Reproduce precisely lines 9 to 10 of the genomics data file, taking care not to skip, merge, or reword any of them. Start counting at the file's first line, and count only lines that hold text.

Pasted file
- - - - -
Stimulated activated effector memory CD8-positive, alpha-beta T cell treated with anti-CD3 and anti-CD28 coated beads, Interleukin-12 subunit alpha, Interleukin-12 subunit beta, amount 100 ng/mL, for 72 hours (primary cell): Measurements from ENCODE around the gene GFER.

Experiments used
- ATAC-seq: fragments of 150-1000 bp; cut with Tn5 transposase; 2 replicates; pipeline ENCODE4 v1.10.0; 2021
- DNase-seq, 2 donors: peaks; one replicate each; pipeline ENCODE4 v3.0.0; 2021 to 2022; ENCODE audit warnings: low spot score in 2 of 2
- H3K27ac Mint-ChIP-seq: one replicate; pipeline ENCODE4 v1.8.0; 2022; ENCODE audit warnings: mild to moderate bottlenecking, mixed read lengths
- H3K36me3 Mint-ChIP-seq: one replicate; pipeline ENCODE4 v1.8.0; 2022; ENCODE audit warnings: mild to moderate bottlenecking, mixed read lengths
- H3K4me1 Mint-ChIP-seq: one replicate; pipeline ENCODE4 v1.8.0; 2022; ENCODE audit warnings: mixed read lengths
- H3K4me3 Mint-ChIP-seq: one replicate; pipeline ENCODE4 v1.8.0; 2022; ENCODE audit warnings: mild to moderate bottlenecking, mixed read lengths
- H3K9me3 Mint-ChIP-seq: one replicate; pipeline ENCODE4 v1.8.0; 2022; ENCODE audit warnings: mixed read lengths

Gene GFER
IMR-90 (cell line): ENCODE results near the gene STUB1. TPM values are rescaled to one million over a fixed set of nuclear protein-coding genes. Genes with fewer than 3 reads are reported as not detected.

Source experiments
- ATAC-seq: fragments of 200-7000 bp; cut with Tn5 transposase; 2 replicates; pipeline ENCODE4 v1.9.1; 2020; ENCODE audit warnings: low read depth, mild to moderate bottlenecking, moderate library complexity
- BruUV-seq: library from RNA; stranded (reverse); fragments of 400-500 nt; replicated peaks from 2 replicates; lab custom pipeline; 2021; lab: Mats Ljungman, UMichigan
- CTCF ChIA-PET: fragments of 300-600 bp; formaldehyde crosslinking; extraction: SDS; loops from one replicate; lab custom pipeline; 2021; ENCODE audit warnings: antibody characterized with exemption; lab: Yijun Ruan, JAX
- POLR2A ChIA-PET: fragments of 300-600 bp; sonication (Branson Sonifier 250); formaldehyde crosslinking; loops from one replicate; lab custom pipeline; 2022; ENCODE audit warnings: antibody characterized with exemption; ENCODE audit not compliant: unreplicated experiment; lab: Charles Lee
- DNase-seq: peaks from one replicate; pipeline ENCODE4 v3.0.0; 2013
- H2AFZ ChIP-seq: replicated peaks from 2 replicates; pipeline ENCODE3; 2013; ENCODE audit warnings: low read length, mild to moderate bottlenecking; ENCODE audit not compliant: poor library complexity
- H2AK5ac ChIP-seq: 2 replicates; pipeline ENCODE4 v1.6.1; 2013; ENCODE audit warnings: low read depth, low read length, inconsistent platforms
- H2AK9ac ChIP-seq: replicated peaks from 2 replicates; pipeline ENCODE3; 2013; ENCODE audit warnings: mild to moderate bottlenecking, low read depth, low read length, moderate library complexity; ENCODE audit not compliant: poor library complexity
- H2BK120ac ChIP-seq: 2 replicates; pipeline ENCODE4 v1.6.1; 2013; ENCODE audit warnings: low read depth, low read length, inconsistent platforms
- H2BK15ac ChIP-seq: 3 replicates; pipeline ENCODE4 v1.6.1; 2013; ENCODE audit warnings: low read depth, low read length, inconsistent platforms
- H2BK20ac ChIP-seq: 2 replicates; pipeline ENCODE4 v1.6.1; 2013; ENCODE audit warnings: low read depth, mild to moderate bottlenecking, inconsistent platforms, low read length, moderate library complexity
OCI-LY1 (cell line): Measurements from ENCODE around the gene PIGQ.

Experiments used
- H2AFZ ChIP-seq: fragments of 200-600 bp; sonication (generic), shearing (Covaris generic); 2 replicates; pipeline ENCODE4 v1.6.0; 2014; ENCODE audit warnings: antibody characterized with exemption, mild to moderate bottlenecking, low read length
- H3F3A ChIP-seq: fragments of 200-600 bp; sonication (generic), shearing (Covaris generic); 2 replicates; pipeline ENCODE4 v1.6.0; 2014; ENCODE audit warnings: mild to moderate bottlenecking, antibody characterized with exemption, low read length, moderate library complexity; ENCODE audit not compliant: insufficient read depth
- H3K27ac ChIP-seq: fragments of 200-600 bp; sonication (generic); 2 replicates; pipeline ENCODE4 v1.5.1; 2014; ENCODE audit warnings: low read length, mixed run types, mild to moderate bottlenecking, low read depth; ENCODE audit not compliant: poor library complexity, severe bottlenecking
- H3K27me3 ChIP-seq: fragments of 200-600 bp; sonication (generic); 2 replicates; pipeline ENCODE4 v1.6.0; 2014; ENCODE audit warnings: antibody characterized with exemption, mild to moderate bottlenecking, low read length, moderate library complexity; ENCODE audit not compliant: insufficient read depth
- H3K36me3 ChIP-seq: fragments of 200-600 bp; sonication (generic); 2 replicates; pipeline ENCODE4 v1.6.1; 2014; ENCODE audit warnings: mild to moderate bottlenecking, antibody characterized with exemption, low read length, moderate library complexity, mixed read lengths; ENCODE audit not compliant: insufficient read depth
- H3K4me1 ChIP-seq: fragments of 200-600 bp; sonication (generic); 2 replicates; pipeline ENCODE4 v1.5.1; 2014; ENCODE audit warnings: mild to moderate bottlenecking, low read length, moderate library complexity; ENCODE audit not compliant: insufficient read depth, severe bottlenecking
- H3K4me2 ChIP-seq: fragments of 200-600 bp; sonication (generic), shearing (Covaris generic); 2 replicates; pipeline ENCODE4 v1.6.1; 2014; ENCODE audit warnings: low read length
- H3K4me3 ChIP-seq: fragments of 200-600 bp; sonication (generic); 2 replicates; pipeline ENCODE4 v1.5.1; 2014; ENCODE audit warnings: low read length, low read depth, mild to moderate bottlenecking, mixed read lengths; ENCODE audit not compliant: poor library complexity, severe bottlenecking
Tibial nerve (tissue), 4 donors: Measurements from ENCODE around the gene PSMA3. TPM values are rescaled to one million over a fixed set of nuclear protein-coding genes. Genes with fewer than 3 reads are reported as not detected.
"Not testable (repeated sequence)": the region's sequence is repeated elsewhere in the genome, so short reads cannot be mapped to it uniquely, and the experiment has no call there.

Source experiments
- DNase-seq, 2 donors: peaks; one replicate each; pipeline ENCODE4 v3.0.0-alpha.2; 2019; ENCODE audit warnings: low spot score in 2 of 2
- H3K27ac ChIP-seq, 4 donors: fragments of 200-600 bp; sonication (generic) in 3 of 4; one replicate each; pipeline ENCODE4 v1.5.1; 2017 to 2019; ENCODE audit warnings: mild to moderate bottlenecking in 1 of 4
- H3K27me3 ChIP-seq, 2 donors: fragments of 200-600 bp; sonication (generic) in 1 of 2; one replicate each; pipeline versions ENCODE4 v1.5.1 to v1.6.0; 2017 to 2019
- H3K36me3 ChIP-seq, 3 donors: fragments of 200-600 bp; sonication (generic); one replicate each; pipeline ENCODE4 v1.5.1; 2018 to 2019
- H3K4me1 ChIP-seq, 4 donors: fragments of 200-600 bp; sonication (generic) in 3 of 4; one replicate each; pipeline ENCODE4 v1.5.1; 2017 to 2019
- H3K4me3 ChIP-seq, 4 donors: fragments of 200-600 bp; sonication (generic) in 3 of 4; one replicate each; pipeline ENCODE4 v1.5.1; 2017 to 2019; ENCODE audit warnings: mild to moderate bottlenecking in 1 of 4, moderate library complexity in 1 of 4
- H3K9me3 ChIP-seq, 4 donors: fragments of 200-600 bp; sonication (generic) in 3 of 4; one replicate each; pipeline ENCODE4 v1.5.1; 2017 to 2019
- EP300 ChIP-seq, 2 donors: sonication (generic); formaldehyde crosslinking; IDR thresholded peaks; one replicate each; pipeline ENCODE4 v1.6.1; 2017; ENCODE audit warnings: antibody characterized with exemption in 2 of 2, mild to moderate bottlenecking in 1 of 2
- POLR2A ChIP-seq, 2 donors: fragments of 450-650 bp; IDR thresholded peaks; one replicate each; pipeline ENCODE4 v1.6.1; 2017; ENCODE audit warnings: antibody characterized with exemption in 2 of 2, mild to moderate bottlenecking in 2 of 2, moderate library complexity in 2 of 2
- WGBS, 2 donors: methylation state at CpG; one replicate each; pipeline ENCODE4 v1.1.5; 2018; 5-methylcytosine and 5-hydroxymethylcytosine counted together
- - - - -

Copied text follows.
- H3K9me3 Mint-ChIP-seq: one replicate; pipeline ENCODE4 v1.8.0; 2022; ENCODE audit warnings: mixed read lengths

Gene GFER